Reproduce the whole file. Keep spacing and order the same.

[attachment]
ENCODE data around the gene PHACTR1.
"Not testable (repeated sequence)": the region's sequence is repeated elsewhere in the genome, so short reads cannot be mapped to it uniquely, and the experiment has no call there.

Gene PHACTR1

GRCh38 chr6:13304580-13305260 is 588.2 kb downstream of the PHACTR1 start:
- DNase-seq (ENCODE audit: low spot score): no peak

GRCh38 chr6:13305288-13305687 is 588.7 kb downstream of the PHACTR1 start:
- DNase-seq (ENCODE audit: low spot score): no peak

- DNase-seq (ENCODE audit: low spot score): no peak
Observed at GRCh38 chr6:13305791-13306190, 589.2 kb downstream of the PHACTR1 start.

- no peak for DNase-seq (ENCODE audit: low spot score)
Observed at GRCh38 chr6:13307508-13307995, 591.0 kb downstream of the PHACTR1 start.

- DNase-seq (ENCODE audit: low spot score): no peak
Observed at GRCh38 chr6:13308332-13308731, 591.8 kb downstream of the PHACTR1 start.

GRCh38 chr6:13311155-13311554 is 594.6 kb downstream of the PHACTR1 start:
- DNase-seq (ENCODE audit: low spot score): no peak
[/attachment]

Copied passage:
ENCODE data around the gene PHACTR1.
"Not testable (repeated sequence)": the region's sequence is repeated elsewhere in the genome, so short reads cannot be mapped to it uniquely, and the experiment has no call there.

Gene PHACTR1

GRCh38 chr6:13304580-13305260 is 588.2 kb downstream of the PHACTR1 start:
- DNase-seq (ENCODE audit: low spot score): no peak

GRCh38 chr6:13305288-13305687 is 588.7 kb downstream of the PHACTR1 start:
- DNase-seq (ENCODE audit: low spot score): no peak

- DNase-seq (ENCODE audit: low spot score): no peak
Observed at GRCh38 chr6:13305791-13306190, 589.2 kb downstream of the PHACTR1 start.

- no peak for DNase-seq (ENCODE audit: low spot score)
Observed at GRCh38 chr6:13307508-13307995, 591.0 kb downstream of the PHACTR1 start.

- DNase-seq (ENCODE audit: low spot score): no peak
Observed at GRCh38 chr6:13308332-13308731, 591.8 kb downstream of the PHACTR1 start.

GRCh38 chr6:13311155-13311554 is 594.6 kb downstream of the PHACTR1 start:
- DNase-seq (ENCODE audit: low spot score): no peak